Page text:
Treasury yields edge lower ahead of Fed minutes; U.S.-China tensions persist

  • U.S. Treasury Secretary Steven Mnuchin on Tuesday criticized Democratic counterparts for what he characterized as unwillingness to discuss a smaller coronavirus stimulus agreement.
  • President Donald Trump said on Tuesday that he had canceled further impending trade talks with Beijing over its response to the coronavirus pandemic, which has now infected more than 5.4 million Americans.
  • The FOMC's last meeting minutes will be released at 2 p.m. ET on Wednesday, offering an insight into the central bank's deliberating process as it looks to shore up the economy in the wake of the pandemic.

U.S. government debt prices were higher Wednesday morning as investors awaited the release of the latest Federal Reserve minutes, while monitoring developments on a new coronavirus relief bill in Washington.

At around 1:50 a.m. ET, the yield on the benchmark 10-year Treasury note was lower at 0.6590% and the yield on the 30-year Treasury bond was down at 1.3788%. Yields move inversely to prices.

Treasurys

The second coronavirus stimulus bill remains high on the agenda, with U.S. Treasury Secretary Steven Mnuchin on Tuesday criticizing Democratic counterparts for what he characterized as unwillingness to discuss a smaller agreement. However, Politico reported that House Speaker Nancy Pelosi has voiced the possibility of cutting some demands to secure a deal.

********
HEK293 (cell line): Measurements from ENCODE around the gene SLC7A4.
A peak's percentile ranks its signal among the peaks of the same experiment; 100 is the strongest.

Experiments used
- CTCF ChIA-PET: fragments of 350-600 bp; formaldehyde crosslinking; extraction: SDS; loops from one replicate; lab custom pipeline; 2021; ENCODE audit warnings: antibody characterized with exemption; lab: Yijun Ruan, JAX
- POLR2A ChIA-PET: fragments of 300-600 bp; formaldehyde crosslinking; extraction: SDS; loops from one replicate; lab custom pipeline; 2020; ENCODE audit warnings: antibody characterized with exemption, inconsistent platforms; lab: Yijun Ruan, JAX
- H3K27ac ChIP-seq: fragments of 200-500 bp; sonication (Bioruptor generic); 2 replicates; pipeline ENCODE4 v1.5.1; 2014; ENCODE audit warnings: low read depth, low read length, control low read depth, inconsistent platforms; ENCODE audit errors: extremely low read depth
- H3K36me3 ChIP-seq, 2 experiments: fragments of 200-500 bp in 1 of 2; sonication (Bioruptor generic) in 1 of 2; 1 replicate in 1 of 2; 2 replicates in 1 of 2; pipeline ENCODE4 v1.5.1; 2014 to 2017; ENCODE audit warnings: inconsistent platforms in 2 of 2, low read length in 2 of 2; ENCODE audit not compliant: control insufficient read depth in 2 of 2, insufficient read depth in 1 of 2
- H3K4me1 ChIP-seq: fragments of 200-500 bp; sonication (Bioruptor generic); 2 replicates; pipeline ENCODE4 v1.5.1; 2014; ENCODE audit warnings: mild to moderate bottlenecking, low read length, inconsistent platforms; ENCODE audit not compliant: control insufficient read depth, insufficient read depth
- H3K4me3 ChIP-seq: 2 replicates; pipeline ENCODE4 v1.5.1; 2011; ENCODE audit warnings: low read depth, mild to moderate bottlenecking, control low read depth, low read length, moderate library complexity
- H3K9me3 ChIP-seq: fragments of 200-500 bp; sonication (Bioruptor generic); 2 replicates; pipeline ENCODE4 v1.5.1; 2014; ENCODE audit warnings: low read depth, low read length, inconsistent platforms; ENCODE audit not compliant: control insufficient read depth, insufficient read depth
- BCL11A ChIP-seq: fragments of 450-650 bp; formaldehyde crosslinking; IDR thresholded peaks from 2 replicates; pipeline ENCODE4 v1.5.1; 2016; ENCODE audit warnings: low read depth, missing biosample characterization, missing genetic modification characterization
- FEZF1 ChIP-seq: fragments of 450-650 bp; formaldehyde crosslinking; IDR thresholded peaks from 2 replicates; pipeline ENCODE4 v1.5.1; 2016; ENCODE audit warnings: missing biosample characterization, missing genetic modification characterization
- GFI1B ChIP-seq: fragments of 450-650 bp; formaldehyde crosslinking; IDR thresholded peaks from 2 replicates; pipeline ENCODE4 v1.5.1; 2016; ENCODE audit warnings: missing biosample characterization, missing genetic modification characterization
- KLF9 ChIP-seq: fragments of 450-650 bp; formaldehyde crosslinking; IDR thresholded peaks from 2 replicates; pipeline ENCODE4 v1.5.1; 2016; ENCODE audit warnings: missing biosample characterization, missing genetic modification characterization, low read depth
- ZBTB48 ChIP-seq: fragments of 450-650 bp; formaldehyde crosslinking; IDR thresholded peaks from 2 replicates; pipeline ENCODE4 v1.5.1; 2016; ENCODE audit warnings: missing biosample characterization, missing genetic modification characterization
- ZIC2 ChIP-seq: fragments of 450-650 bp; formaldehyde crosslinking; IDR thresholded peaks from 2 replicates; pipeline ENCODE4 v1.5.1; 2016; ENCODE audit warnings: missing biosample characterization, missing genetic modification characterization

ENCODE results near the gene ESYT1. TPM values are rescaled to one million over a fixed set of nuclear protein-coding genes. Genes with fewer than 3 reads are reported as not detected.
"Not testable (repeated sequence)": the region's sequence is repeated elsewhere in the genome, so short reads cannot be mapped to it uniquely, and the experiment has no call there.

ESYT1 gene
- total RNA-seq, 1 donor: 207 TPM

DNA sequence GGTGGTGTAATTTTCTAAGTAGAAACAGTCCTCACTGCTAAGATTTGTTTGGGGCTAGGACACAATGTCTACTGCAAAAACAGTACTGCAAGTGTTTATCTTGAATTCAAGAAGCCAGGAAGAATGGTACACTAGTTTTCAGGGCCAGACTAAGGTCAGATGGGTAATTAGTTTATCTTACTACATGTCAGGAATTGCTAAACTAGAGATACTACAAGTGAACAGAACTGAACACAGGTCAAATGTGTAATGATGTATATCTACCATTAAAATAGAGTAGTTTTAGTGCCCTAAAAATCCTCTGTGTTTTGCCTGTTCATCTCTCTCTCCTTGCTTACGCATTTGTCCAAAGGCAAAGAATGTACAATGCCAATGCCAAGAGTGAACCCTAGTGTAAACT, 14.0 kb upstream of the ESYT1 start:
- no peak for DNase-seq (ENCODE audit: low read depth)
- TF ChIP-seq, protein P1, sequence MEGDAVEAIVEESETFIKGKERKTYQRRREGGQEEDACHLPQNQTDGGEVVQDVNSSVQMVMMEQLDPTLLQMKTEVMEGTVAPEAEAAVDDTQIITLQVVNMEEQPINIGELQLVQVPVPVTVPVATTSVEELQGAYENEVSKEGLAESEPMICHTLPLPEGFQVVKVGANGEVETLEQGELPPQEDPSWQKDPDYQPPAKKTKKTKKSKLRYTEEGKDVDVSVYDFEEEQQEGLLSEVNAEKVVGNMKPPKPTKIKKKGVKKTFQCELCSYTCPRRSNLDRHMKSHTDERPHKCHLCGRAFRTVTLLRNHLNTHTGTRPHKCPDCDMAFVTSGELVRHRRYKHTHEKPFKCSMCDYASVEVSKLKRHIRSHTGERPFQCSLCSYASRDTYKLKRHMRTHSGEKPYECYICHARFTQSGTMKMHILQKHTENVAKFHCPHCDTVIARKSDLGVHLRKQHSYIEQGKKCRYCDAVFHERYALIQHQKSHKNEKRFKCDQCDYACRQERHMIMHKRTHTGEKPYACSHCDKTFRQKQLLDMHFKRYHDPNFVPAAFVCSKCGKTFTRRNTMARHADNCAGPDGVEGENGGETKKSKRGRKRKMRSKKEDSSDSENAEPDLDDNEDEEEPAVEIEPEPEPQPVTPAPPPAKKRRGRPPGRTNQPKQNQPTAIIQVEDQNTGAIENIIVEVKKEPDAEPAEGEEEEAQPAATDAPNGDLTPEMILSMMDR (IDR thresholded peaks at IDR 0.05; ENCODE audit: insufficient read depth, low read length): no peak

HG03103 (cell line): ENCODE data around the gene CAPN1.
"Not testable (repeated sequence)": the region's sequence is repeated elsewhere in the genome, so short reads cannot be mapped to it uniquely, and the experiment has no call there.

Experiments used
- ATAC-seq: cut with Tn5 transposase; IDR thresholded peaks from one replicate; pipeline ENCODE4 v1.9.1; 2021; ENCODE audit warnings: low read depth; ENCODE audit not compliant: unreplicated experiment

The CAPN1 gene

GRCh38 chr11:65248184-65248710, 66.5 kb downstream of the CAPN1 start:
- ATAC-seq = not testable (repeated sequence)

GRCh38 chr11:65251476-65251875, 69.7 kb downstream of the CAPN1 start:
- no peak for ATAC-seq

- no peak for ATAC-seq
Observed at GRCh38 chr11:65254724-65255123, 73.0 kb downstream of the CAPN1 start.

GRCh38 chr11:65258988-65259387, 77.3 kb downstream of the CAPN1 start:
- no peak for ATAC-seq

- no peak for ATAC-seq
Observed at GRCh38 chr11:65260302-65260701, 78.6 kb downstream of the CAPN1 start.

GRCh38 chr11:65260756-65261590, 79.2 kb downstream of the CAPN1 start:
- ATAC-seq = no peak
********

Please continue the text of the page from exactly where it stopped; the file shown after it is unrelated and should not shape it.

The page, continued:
Tensions between the U.S. and China have continued to escalate in recent days, and President Donald Trump said on Tuesday that he had canceled further impending trade talks with Beijing over its response to the coronavirus pandemic, which has now infected more than 5.4 million Americans.

The S&P 500 notched an all-time high Tuesday, recovering from a deep downturn to surpass the levels seen before the Covid-19 crisis, even as 1,000 people continue to die in the U.S. every day from the virus.

The Federal Open Market Committee's last meeting minutes will be released at 2 p.m. ET on Wednesday, offering an insight into the central bank's deliberating process as it looks to shore up the economy in the wake of the pandemic.

Auctions will be held Wednesday for $25 billion of 105-day Treasury bills, $30 billion of 154-day bills and $25 billion of 20-year bonds.

No major economic data releases are scheduled for Wednesday.

Source: Read Full Article